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if you had to choose between getting away to the crooks in lithuania or singapore or spending it on student education and health i would argue there would probably be dramatically better to spend it on research. and i know that this is a bold, outside the box unfair, you know -- [laughter] but it drives me crazy that the conference has no serious effort to think this stuff through. i am writing a paper right now that i call foresight hearings. oversight hearings when the congress get together the senate and house members and they pontificate for the opening hour this is really that i can't believe how bad this is and i am in paris this is so bad. and the bureaucrats say it is a bad about how this and we want you to know that we take full responsibility for how bad it is which has no meaning because we all have lifetime jobs and we
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are happy for you to beat up on us for a while if it means you feel better and we can then go back to doing whatever it was we were doing and it's totally stupid before we even came back down here. nothing is going to change anyway. then, chris says this has been a highly meaningful hearing and i am confident. so here is how the foresight during what ago. you spend the first part what you are trying to accomplish. if the irs system whose refund accuracy level is comparable to the mastercard. not an outside the box code and these are three institutions that are alive and you can measure them that the second part you bring in people that do it well. the people on the security worldwide i always tell people
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one of the great virtues of mcdonald's and similar institutions is the trainer of young people and the reason liberals are crazy to attack working at mcdonald's is it's the first time that younger kids and counter the idea that the accuracy of have to have on your cash register is higher than 70%. [laughter] that 70% maybe passing in school because it has no meaning in the real world. but in the real world they actually would like you to be at say 100%. now there is an enormous shock and it's become more of a shock the worse the schools have been because all of a sudden the kids are going you mean every day? [laughter] the change has to be accurate for every customer? don't you cut some slack what if i only give you nine out of ten?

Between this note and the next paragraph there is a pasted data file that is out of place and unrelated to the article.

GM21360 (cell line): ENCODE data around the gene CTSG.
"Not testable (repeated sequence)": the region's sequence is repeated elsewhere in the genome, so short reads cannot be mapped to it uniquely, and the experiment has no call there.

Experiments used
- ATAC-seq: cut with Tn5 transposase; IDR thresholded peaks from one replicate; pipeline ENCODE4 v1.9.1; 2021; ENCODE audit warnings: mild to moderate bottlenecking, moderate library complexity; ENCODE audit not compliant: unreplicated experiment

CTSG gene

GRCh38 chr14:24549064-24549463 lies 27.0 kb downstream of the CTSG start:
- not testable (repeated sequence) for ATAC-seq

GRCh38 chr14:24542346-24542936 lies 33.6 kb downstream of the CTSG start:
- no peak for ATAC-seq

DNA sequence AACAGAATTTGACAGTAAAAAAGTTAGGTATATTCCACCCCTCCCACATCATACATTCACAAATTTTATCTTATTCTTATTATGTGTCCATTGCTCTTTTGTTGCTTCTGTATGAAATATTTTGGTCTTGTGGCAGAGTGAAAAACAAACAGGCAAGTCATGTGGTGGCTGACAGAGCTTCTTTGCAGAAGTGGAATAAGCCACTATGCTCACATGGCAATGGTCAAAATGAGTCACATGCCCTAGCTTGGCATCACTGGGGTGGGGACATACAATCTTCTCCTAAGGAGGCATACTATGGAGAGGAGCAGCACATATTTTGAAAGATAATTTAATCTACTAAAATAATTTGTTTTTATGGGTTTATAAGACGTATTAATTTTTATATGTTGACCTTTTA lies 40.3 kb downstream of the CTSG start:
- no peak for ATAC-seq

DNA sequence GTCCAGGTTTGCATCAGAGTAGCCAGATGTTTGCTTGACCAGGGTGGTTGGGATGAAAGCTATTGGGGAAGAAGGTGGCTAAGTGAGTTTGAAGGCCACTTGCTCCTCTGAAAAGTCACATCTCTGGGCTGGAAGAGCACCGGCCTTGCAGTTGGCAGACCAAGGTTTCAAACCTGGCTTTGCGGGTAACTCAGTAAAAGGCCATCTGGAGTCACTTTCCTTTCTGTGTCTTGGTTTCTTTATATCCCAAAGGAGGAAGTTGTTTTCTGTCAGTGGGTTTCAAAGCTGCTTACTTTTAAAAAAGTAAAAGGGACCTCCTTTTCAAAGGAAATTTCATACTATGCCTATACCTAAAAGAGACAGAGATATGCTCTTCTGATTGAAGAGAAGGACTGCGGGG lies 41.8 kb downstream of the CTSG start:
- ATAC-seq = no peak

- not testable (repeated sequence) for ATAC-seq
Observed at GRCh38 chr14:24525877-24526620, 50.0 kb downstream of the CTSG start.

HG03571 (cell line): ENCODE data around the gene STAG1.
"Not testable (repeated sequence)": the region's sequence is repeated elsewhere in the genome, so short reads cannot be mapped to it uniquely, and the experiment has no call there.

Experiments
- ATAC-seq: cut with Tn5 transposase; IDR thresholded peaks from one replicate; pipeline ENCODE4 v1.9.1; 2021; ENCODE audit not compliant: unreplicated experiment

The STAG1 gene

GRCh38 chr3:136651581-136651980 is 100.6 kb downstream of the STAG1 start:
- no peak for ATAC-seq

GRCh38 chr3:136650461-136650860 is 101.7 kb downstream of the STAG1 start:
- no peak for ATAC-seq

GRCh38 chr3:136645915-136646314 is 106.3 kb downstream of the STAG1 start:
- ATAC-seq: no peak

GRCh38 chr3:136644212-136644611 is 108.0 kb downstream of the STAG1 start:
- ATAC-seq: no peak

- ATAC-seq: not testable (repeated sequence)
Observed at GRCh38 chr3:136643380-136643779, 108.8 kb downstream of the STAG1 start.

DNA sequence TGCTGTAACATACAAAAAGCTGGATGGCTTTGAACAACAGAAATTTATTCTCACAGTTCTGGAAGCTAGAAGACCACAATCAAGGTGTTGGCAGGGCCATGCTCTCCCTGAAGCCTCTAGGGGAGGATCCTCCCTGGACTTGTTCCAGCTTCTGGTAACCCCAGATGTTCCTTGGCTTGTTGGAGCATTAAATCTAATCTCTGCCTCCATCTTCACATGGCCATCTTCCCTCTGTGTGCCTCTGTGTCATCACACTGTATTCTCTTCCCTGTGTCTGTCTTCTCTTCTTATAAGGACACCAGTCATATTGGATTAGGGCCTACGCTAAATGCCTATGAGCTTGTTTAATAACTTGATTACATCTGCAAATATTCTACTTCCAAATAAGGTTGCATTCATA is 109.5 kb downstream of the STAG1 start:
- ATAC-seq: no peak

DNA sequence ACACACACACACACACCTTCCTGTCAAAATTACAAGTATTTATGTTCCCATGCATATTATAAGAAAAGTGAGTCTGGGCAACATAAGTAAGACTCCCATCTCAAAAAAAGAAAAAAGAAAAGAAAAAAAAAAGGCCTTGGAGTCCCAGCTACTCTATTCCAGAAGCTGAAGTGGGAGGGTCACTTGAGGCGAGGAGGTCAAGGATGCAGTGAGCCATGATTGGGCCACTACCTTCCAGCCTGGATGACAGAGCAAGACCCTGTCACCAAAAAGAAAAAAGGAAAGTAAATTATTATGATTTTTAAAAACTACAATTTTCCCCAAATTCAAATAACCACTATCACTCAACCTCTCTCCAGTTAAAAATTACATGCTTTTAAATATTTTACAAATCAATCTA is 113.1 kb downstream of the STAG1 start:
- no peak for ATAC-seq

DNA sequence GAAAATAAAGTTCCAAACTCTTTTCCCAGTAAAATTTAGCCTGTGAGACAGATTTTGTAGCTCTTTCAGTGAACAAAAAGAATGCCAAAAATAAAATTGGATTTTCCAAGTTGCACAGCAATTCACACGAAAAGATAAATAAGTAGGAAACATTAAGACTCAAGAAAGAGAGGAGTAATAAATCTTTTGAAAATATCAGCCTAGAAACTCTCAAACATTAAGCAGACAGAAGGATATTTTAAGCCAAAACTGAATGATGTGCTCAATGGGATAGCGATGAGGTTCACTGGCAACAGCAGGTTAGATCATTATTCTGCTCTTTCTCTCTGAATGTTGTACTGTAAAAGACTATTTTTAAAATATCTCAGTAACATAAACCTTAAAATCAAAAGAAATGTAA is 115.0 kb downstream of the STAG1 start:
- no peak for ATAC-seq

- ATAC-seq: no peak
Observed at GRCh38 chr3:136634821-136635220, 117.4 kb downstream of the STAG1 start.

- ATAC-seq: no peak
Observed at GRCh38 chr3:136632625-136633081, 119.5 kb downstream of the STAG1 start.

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financing sere. don't you like me? this is the problem and the federal government. we know how to solve this by you solve it by replacing the current bureaucratic structure not by a reforming it. this is a 140-year-old models that doesn't work anymore. it may never work is certainly does not work now and it's a model that is based on paper. so these bureaucrats are sitting around with their paper weigel all of the crooks are sitting around with jim ipad. the crooks work after five. [laughter] i learned that from my best friend in high school who was a very successful tax lawyer and i said what is the key to what you do and he said i work later. he said the hour irs has a rule
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and it's a fairly lengthy process to issue a rule and in that time they have the comment period and finalize the the rule i will have found a new loophole for my client to get around of rule because i will stay late at night and will take them three years to discover the loophole i've already found and by the time the issue the rule i will have found the new loophole and i found a lot of money because my plant excess to be almost every american corporation believes not paying the government is a good thing and frankly almost every american believes not paying the federal government -- i have had very few people rush in and say i feel so bad because i give them more. [laughter] the second phase would be to bring in people that do it well. third would bring in the people currently in charge and say explain the system.